[e2e] admission control vs congestion control

jjackson@billyjoe.canc.com jjackson at billyjoe.canc.com
Tue Apr 18 15:20:31 PDT 2006

I'm probably stating the obvious, but from a service provider perspective it is much easier to keep throwing bandwidth at the problem. In my experience, the only use of MPLS-TE is MPLS-FRR using loose paths and DiffServ in the forwarding plane. There are now some IETF drafts for IP-FRR w/o MPLS.


On Tue, Apr 18, 2006 at 10:22:28AM -0500, Lisong Xu wrote:
> On 4/17/06, Fred Baker <fred at cisco.com> wrote:
> > The usual reason given for avoiding admission models is that people
> > don't want to build large amounts of state into the network. Having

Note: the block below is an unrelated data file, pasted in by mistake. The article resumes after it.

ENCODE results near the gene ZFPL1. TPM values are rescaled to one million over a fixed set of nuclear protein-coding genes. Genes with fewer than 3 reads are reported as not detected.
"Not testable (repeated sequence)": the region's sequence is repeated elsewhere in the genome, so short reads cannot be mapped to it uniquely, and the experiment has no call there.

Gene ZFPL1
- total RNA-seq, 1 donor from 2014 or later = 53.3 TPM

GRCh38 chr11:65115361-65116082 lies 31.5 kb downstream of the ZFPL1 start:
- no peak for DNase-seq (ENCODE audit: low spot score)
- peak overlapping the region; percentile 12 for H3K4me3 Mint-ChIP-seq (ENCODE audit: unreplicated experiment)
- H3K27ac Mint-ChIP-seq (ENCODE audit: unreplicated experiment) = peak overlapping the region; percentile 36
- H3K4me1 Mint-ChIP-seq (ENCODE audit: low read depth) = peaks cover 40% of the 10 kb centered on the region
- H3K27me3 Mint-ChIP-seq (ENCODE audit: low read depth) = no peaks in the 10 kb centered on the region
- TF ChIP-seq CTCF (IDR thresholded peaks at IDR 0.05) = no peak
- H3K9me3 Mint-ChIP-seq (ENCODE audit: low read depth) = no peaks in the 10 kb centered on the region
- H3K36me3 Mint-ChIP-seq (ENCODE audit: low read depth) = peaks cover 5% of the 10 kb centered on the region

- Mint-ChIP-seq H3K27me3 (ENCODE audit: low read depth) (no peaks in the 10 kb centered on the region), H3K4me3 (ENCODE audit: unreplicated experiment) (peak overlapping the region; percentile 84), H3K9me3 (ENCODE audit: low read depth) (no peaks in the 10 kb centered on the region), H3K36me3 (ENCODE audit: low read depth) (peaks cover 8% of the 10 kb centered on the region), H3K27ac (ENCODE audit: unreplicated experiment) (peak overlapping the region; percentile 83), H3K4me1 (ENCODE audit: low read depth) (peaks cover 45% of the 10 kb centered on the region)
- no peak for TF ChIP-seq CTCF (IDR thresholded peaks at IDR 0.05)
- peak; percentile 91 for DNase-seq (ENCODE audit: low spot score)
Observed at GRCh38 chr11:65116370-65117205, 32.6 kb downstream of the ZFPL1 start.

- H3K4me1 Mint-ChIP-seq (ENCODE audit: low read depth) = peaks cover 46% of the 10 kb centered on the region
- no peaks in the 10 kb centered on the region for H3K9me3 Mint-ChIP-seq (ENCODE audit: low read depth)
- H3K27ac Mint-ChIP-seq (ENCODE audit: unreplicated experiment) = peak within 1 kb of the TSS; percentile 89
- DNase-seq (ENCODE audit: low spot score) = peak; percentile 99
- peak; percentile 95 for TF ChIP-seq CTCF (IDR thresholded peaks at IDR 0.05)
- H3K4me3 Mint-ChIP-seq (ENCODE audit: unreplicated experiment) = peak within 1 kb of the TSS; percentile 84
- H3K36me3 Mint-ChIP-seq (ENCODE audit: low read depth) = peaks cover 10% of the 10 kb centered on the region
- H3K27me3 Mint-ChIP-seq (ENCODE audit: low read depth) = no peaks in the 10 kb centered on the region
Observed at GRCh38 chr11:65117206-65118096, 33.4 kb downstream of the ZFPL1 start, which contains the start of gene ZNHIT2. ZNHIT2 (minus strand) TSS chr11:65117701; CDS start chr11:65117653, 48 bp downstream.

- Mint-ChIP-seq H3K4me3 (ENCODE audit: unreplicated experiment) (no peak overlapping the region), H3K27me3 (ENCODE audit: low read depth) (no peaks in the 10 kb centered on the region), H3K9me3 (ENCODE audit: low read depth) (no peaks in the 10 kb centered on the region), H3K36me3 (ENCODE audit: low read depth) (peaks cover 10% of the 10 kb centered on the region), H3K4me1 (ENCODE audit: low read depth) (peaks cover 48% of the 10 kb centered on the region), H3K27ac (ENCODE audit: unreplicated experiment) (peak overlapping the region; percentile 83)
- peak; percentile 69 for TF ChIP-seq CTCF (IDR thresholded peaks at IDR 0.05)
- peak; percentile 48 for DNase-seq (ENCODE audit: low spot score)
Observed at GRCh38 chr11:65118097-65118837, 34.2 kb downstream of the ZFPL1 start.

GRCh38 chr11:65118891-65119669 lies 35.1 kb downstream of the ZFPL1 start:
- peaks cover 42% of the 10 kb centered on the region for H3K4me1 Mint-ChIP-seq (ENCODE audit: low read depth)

> > said that, network operators then build MPLS  or other circuit-switch
> > infrastructures, and perhaps engineer those routes to maximize the
> > traffic they can send over them or to maximize their ability to
> > recover cleanly from failures. This involves a *lot* of state in the
> > network, much more than bandwidth admission techniques call for.
> I agree with you that "people don't want to build large amounts of
> state into the network." But there are also admission control methods
> that do not build any state into the network, such as probing-based
> methods. Why these methods have not been widely accepted and
> implemented? I guess the tcp friendliness is one of the reasons, are
> there any other fundamental reasons?
> Thanks
> Lisong

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